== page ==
Although the treaty was conducted between Esarhaddon and a provincial governor or a client ruler, the Assyrian king did so as the representative of the god Aššur whose three seals were impressed on all manuscripts. They were identified as such in a caption inscribed above the seal impressions that was designed to emphasise their powerfully binding nature:

"Sealing of the god Aššur, king of the gods, lord of the lands — not to be altered; sealing of the great ruler, father of the gods — not to be disputed."

How integral the connection between the tablets, their sealings and the god Aššur was is made explicit in a clause that is best preserved in the manuscript from Kunalia:

"You shall guard this seal(ed tablet) of the great ruler on which is written the covenant of Assurbanipal, the great crown prince designate, the son of Esarhaddon, king of Assyria, your lord, which is sealed with the seal of Aššur, king of the gods, and which is set up before you, like your god."

Photographs of T-1801, Esarhaddon's succession treaty, in situ (left), before conservation (middle), and after conservation (right). Photo credit: Tayinat Archaeological Project [].

That these tablets were indeed displayed and considered the object of worship is demonstrated by the architectural context in which the Kunalia manuscript has been found. In addition to that text, the shrine also housed an assortment of other clay tablets: several copies of the hemerology Iqqur īpuš (at least one of which was in the shape of an amulet) as well as a manuscript of the lexical list UR₅-ra = hubullu, and an administrative docket (currently still awaiting publication). For further information about these texts, see:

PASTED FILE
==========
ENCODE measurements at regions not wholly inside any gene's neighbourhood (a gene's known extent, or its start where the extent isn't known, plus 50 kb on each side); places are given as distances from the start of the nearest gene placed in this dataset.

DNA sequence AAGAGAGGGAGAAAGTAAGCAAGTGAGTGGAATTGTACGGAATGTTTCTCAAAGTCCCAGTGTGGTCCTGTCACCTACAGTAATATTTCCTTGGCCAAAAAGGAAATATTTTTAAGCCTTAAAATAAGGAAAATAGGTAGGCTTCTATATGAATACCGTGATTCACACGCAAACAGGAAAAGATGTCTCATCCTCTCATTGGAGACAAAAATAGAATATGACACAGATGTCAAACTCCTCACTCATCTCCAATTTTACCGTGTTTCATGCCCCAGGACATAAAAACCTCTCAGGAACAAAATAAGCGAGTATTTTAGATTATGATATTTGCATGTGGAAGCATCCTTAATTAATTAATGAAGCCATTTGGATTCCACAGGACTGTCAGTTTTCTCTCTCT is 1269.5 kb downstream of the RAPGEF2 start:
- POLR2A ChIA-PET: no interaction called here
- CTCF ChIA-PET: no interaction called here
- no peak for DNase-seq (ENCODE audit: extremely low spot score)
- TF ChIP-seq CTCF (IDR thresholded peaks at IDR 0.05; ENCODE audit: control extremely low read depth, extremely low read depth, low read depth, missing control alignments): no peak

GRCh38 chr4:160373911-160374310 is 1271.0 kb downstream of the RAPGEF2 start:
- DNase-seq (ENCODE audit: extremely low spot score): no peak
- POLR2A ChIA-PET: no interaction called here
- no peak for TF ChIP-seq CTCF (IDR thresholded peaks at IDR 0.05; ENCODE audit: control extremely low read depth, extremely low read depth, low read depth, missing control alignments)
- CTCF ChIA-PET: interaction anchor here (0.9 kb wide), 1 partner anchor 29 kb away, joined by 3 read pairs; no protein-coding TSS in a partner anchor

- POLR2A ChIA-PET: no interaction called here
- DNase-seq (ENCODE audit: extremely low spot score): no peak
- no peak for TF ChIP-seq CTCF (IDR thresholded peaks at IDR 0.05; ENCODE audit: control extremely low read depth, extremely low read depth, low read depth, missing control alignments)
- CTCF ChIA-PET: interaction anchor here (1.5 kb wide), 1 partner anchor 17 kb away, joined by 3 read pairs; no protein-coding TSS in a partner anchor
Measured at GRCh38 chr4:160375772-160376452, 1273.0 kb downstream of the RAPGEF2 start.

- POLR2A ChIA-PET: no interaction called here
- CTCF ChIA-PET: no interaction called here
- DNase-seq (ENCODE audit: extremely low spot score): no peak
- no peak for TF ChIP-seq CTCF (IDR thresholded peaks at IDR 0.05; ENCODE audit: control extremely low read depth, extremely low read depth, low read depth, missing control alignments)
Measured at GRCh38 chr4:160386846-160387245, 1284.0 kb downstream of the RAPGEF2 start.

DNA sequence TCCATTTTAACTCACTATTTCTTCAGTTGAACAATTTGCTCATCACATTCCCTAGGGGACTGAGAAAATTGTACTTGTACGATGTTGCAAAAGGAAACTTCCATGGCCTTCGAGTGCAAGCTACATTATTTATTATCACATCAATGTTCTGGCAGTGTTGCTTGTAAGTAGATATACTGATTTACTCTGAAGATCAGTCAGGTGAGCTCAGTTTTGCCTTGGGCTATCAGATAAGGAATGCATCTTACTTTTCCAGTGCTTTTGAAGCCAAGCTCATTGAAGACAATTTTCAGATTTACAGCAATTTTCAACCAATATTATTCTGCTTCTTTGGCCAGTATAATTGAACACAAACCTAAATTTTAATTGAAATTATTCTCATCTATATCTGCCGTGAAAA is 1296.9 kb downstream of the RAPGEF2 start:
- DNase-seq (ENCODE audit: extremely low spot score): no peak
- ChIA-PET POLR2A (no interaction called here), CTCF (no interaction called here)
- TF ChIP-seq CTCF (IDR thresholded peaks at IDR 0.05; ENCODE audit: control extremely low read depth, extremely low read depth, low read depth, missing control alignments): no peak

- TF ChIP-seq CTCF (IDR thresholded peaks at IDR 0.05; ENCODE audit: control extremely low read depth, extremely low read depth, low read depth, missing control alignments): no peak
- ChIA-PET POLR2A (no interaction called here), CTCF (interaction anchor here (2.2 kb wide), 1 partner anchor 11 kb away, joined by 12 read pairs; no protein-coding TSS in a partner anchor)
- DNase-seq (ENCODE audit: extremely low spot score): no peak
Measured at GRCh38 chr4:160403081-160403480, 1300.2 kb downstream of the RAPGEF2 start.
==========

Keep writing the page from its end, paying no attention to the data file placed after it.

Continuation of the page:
Aerial photo of Temple XVI after its excavation in 2009, with the find spot of clay tablet T-1801, which is inscribed with a copy of Esarhaddon's cuccession treaty. Photo credit: Tayinat Archaeological Project [].

This sub-project of the Archival Texts of the Assyrian Empire (ATAE) [/atae/] Project includes an annotated (lemmatized), open-access version of the copy of Esarhaddon's succession treaty that was discovered at Kunalia. The edition was adapted by Mikko Luukko from Jacob Lauinger, "Esarhaddon's Succession Treaty at Tell Tayinat: Text and Commentary," Journal of Cuneiform Studies 64 (2012), 87–123.

Click here [/atae/kunalia/P500551] to access the Tell Tayinat copy of Esarhaddon's Succession Treaty.

ATAE is a key component of the Archival Texts of the Middle East in Antiquity (ATMEA) sub-project of the LMU-Munich-based Munich Open-access Cuneiform Corpus Initiative [] (MOCCI; directed by Karen Radner and Jamie Novotny). Funding for the ATAE corpus project has been provided by LMU Munich and the Alexander von Humboldt Foundation (through the establishment of the Alexander von Humboldt Chair for Ancient History of the Near and Middle East).

For further details, see the "About the project" [/atae/abouttheproject/index.html] page.

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Aerial view of Tell Tayinat. Photo Credit: Murat Akar - Tayinat Archaeological Project []. This image is licensed under the Creative Commons Attribution-Share Alike 4.0 International license.

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ATAE/Kunalia, 2022-. ATAE is based at the Ludwig-Maximilians-Universität München, Historisches Seminar (LMU Munich, History Department) - Alexander von Humboldt Chair for Ancient History of the Near and Middle East. Content released under a CC BY-SA 3.0 [] license, 2007-21.